1. Nets Condemn Anti-Kerry Ad by Vets and Focus on Bush's 7 Minutes
CBS, CNN and MSNBC on Thursday night decried a new anti-Kerry TV ad produced by Swift Boat Veterans for Truth. CBS anchor John Roberts stressed criticism of it: "A harsh new television ad that attacks John Kerry is being denounced as quote, 'dishonest and dishonorable' by a Bush supporter, Republican Senator John McCain." (Just last week on the CBS Evening News, Dan Rather trumpeted "John Kerry's band of brothers from Vietnam on one last mission.") CNN's NewsNight didn't inform viewers of the views of the veterans in the ad, just as the show on May 4 ignored, along with ABC and NBC, the press conference held by Swift Boat Veterans for Truth. But NewsNight, and ABC, had time on Thursday night for how John Kerry mocked President Bush for the seven minutes in the Florida classroom highlighted by Michael Moore in Fahrenheit 9/11. MSNBC's Keith Olbermann repeatedly mis-identified the group as "Swift Boat Veterans for Bush."
2. Media Treat McCain Condemnation as More Newsworthy than Charges
Friday morning newspapers and TV treated Senator John McCain's condemnation of the anti-Kerry ad from Swift Boat Veterans for Truth as more newsworthy than the substance of the charges the network morning shows have ignored until now. "McCain Criticizes Ad Attacking Kerry on Vietnam War Record," declared a front page Washington Post headline over a story that in nearly 1,200 words didn't quote a word from the ad. "It's getting ugly out there," Today co-host Campbell Brown fretted before she asked Tim Russert: "Republican Senator John McCain, a Vietnam vet, has come out and said that, that ad is quote, 'dishonest and dishonorable.' Should the White House be doing the same thing or the Bush campaign, rather, be doing the same thing?" ABC and CBS also stressed McCain's condemnation.
3. "Top Ten Signs Tom Ridge Needs a Vacation"
Letterman's "Top Ten Signs Tom Ridge Needs a Vacation."
Nets Condemn Anti-Kerry Ad by Vets and
Focus on Bush's 7 Minutes
After abdicating their journalistic responsibility to report on how a significant number of officer colleagues of John Kerry's in Vietnam condemned his behavior during his four months in-country, or in the case of CBS, smearing them while running glowing profiles of the vets who are backing Kerry, CBS, CNN and MSNBC on Thursday night decried a new anti-Kerry TV ad produced by Swift Boat Veterans for Truth. CBS anchor John Roberts stressed criticism of it over its content: "A harsh new television ad that attacks John Kerry is being denounced as quote, 'dishonest and dishonorable' by a Bush supporter, Republican Senator John McCain." (Just last week on the CBS Evening News, Dan Rather trumpeted "John Kerry's band of brothers from Vietnam on one last mission.")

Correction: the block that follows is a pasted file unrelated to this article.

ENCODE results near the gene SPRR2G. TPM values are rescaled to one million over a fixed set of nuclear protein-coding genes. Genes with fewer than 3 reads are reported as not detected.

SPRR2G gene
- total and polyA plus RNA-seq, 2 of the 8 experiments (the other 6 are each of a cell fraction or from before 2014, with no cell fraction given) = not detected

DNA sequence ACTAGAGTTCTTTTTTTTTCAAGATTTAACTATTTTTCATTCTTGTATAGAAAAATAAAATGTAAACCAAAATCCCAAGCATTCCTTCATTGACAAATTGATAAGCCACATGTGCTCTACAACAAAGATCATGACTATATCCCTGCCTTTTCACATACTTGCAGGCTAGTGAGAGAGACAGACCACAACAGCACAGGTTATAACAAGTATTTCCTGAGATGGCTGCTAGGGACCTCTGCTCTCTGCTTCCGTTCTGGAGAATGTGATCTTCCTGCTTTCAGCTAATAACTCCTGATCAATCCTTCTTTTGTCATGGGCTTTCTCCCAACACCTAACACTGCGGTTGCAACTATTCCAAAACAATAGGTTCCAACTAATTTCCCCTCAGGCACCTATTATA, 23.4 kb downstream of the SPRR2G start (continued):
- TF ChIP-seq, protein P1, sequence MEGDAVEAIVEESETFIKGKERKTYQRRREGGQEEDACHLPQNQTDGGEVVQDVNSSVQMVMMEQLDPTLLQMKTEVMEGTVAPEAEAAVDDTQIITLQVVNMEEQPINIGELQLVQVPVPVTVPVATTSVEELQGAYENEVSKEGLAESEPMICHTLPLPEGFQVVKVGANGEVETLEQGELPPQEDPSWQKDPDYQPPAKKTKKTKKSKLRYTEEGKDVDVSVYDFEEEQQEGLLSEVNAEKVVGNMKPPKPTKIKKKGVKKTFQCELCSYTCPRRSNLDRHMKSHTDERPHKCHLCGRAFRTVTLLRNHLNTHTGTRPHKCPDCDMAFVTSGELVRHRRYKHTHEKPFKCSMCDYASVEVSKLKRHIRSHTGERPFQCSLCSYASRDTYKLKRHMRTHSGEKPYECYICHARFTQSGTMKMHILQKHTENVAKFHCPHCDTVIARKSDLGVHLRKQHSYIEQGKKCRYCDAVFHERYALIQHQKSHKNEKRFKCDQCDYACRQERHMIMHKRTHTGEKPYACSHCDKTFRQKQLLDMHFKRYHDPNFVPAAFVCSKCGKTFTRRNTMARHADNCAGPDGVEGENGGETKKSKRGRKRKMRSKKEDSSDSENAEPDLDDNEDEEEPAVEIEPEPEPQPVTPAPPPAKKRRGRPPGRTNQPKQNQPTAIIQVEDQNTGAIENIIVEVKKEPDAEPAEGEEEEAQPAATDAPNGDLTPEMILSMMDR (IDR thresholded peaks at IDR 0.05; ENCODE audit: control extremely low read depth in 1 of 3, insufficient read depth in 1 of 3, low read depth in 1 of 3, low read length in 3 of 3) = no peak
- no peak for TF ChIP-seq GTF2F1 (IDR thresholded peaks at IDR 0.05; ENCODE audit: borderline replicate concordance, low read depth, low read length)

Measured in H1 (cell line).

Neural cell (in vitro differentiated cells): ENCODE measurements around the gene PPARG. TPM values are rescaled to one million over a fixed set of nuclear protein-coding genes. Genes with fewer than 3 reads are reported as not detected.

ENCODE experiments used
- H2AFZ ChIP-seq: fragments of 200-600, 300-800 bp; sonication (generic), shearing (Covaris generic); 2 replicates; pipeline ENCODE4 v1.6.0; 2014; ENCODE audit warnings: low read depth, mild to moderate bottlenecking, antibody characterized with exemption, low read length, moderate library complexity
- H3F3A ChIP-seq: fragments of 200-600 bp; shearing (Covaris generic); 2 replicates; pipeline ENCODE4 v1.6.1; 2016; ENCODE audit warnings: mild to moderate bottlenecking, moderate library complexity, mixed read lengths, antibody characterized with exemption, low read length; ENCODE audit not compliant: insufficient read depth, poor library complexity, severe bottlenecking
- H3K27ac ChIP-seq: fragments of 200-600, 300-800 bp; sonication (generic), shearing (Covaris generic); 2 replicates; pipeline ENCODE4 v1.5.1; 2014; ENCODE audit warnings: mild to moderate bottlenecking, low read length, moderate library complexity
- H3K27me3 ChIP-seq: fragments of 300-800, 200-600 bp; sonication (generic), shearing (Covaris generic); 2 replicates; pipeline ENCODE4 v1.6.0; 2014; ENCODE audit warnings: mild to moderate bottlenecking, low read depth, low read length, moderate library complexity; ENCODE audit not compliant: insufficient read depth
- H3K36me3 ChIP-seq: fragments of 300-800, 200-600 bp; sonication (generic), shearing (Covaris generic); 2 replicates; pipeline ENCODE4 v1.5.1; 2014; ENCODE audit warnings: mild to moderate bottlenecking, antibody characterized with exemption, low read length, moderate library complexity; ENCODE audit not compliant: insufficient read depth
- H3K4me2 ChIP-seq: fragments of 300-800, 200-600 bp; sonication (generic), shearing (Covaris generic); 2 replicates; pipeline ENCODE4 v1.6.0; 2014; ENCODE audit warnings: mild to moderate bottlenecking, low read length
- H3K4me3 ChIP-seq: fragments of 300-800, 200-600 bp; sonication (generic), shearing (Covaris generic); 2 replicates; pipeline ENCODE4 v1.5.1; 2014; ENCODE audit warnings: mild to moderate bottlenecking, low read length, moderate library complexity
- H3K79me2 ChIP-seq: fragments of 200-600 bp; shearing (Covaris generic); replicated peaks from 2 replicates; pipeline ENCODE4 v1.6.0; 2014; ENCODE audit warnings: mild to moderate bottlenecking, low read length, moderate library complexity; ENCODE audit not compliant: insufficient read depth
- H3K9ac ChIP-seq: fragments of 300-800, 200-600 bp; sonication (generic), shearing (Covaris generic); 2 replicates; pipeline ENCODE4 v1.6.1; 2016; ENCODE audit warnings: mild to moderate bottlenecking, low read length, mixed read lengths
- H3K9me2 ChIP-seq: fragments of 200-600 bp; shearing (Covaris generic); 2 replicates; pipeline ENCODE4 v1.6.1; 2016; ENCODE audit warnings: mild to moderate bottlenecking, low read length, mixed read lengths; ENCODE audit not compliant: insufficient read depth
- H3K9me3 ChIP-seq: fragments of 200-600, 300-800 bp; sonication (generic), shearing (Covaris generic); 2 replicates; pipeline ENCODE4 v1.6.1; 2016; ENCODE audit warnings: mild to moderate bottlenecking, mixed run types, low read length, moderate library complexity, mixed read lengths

CNN's NewsNight didn't inform viewers of the views of the veterans in the ad, just as the show on May 4 ignored, along with ABC and NBC, the press conference held by Swift Boat Veterans for Truth. But NewsNight, and ABC, had time on Thursday night for how John Kerry mocked President Bush for the seven minutes in the Florida classroom highlighted by Michael Moore in Fahrenheit 9/11. "When Mr. Bush was told about the second plane hitting the World Trade Center, he stayed in front of a class of children in Florida for upwards of seven minutes," ABC's Dan Harris on Thursday night reminded viewers. CNN's Dana Bash managed to get in a positive look at Kerry in Vietnam. Viewers saw scenes from Kerry's film of himself in Vietnam as she relayed how "Senator Kerry says being President is about having gut instincts in those situations, toughness he found on a battlefield."
At the top of Thursday's NewsNight, anchor Aaron Brown had only cryptically referred to the ad from the anti-Kerry veterans: "If someone makes an allegation in a political campaign, a serious allegation, should we report it simply because it's made? Is the allegation itself news?"
Thursday's NBC Nightly News skipped the ad and instead ran a full story from Chip Reid about "Vote for Change," the anti-Bush series of concerts featuring musicians such as the Dixie Chicks and Bruce Springsteen.
MSNBC's Keith Olbermann repeatedly, and one must assume deliberately, misstated the name of the group behind the ads, calling it not "Swift Boat Veterans for Truth," but three times referring to "Swift Boat Veterans for Bush." Olbermann lamented: "The ads of campaign 2004 just stepped up to a new level today -- or down to one -- with the release of an anti-John Kerry commercial that immediately brought the condemnation not merely of the Kerry campaign, but also of Republican Senator John McCain, and even generally and at a distance, the White House. Our fifth story on the Countdown, Swift Boat Veterans for Bush..."